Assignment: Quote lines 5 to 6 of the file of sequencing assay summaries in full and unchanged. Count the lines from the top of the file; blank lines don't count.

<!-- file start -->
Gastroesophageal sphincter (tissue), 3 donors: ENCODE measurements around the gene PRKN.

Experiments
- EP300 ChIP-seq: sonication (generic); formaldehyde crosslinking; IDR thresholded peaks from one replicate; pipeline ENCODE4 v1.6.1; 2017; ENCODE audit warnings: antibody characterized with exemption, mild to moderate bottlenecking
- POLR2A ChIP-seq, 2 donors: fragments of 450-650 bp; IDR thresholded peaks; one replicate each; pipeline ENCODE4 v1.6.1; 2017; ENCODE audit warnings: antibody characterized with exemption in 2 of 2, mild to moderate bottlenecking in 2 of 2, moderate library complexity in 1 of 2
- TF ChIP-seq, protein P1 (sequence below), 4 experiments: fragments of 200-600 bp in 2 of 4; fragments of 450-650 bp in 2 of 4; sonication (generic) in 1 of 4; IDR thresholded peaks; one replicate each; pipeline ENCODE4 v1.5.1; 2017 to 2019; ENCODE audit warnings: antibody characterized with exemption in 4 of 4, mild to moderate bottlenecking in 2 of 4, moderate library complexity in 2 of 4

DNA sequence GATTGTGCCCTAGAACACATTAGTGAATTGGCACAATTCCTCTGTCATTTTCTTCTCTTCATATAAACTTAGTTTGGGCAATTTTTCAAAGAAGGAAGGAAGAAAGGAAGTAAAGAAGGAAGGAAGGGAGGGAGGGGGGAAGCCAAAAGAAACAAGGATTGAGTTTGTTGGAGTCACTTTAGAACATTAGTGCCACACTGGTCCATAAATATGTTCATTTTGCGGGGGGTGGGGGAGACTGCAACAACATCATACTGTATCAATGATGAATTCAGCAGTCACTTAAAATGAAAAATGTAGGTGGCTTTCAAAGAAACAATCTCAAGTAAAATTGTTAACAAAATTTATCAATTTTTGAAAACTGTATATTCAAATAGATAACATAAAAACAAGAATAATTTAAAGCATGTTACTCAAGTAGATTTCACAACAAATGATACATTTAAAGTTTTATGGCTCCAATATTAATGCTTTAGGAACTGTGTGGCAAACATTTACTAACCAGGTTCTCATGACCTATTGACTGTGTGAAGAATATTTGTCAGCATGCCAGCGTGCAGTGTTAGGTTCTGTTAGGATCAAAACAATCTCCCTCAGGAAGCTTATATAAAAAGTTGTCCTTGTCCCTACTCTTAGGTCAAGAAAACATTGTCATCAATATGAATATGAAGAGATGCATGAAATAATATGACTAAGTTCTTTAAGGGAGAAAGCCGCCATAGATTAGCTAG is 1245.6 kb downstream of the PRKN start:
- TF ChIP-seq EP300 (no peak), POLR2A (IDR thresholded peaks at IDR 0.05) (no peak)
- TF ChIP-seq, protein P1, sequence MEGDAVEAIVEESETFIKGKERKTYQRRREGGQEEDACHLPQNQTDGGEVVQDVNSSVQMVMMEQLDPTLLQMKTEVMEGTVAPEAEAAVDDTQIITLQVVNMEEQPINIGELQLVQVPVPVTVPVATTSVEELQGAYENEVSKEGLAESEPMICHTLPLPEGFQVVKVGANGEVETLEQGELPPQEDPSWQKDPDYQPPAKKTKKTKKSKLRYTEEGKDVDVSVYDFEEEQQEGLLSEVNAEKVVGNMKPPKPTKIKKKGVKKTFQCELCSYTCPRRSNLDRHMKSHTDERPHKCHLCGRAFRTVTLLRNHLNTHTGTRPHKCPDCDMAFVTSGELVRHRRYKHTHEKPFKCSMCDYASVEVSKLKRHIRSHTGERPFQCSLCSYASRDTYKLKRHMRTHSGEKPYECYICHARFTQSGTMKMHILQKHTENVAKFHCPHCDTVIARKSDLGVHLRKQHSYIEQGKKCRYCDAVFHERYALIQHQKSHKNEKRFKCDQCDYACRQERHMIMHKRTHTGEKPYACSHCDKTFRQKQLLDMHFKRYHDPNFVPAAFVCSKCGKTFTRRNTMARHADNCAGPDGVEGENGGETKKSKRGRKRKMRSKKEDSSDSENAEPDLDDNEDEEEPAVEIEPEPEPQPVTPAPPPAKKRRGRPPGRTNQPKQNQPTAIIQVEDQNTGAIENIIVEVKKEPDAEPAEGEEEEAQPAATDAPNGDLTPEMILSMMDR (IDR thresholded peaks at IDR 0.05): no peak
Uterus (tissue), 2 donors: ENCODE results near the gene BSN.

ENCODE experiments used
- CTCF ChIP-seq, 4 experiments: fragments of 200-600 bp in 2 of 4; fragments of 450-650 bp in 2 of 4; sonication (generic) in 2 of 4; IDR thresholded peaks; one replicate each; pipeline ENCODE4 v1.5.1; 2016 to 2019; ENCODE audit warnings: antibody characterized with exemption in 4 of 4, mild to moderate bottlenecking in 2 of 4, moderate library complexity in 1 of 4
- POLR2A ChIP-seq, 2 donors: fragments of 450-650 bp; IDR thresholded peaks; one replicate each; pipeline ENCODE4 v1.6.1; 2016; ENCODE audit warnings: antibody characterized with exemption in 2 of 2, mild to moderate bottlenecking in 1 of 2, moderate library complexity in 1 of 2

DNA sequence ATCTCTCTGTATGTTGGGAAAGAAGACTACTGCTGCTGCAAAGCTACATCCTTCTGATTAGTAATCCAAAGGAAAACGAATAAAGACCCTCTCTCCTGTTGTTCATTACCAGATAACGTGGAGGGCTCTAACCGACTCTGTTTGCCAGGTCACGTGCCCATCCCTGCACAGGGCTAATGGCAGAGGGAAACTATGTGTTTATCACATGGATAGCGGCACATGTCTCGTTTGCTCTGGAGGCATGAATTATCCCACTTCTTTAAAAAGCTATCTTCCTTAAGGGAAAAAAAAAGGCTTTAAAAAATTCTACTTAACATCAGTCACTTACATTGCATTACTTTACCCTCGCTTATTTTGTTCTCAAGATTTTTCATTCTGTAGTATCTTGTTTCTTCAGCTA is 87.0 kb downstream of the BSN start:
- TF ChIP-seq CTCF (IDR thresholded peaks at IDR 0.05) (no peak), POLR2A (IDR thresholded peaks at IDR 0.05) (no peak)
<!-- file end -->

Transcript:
- TF ChIP-seq, protein P1 (sequence below), 4 experiments: fragments of 200-600 bp in 2 of 4; fragments of 450-650 bp in 2 of 4; sonication (generic) in 1 of 4; IDR thresholded peaks; one replicate each; pipeline ENCODE4 v1.5.1; 2017 to 2019; ENCODE audit warnings: antibody characterized with exemption in 4 of 4, mild to moderate bottlenecking in 2 of 4, moderate library complexity in 2 of 4

DNA sequence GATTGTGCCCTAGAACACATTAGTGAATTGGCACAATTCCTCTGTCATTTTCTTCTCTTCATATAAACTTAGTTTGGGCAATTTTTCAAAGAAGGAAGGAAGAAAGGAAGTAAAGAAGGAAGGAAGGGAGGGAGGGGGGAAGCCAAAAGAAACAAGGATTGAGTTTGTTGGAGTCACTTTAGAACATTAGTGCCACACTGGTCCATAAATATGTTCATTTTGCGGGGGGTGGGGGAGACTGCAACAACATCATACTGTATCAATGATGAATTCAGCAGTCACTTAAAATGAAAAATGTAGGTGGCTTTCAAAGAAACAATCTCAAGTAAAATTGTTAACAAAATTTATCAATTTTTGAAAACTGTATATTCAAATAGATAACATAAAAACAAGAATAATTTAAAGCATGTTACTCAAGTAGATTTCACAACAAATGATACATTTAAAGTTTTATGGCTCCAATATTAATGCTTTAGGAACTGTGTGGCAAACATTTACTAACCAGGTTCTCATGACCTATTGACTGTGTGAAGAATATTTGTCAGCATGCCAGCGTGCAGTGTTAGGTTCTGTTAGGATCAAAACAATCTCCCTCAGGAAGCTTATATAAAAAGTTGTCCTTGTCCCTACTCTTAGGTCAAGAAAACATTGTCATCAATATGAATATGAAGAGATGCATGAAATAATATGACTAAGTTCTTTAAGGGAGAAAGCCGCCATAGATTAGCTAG is 1245.6 kb downstream of the PRKN start: